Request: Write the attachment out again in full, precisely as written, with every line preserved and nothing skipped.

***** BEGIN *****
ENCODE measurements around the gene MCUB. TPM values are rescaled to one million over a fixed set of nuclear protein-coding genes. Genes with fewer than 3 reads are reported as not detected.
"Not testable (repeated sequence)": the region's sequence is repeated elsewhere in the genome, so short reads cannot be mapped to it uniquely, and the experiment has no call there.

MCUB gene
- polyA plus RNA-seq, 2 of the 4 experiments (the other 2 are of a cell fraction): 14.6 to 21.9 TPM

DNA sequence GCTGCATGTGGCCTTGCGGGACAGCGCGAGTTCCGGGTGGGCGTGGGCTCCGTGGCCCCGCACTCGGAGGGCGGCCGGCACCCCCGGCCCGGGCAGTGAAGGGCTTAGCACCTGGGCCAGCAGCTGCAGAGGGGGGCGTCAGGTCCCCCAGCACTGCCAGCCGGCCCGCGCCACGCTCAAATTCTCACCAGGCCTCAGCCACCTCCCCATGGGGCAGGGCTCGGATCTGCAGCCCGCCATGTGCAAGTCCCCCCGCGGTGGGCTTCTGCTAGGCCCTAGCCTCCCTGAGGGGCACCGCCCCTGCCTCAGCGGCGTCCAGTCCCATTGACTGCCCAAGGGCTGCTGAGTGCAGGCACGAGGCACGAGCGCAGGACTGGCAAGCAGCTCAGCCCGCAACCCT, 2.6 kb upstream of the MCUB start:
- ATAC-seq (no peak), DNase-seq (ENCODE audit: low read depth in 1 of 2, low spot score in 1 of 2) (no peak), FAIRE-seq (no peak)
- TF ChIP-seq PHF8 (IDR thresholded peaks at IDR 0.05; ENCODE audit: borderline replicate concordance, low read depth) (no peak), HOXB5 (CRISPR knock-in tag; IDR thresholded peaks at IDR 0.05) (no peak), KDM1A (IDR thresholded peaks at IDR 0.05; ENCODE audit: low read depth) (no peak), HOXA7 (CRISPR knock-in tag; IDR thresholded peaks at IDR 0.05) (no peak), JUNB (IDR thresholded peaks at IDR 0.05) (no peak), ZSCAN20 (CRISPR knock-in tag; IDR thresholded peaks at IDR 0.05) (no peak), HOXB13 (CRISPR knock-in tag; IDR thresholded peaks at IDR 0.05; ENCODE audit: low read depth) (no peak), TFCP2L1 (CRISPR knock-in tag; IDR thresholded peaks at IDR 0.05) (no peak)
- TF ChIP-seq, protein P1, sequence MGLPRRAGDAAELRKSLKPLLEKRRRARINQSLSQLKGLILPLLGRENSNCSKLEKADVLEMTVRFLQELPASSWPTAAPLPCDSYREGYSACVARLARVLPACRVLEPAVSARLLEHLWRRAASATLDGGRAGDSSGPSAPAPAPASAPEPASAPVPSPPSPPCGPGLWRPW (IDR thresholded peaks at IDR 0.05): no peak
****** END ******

ENCODE measurements around the gene MCUB. TPM values are rescaled to one million over a fixed set of nuclear protein-coding genes. Genes with fewer than 3 reads are reported as not detected.
"Not testable (repeated sequence)": the region's sequence is repeated elsewhere in the genome, so short reads cannot be mapped to it uniquely, and the experiment has no call there.

MCUB gene
- polyA plus RNA-seq, 2 of the 4 experiments (the other 2 are of a cell fraction): 14.6 to 21.9 TPM

DNA sequence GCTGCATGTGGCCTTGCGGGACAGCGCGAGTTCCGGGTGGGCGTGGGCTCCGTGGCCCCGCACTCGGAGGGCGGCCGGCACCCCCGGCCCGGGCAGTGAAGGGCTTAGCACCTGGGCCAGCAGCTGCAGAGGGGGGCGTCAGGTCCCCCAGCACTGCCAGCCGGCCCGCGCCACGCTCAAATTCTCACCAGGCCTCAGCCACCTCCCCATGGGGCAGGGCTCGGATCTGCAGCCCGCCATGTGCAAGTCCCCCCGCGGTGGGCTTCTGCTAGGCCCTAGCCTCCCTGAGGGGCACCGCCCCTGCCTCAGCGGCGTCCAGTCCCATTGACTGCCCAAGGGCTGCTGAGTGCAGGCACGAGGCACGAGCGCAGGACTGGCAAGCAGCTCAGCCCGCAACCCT, 2.6 kb upstream of the MCUB start:
- ATAC-seq (no peak), DNase-seq (ENCODE audit: low read depth in 1 of 2, low spot score in 1 of 2) (no peak), FAIRE-seq (no peak)
- TF ChIP-seq PHF8 (IDR thresholded peaks at IDR 0.05; ENCODE audit: borderline replicate concordance, low read depth) (no peak), HOXB5 (CRISPR knock-in tag; IDR thresholded peaks at IDR 0.05) (no peak), KDM1A (IDR thresholded peaks at IDR 0.05; ENCODE audit: low read depth) (no peak), HOXA7 (CRISPR knock-in tag; IDR thresholded peaks at IDR 0.05) (no peak), JUNB (IDR thresholded peaks at IDR 0.05) (no peak), ZSCAN20 (CRISPR knock-in tag; IDR thresholded peaks at IDR 0.05) (no peak), HOXB13 (CRISPR knock-in tag; IDR thresholded peaks at IDR 0.05; ENCODE audit: low read depth) (no peak), TFCP2L1 (CRISPR knock-in tag; IDR thresholded peaks at IDR 0.05) (no peak)
- TF ChIP-seq, protein P1, sequence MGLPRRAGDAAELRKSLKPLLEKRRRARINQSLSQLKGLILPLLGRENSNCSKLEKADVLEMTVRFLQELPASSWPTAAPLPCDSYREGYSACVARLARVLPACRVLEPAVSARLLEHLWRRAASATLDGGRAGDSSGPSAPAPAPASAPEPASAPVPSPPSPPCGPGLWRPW (IDR thresholded peaks at IDR 0.05): no peak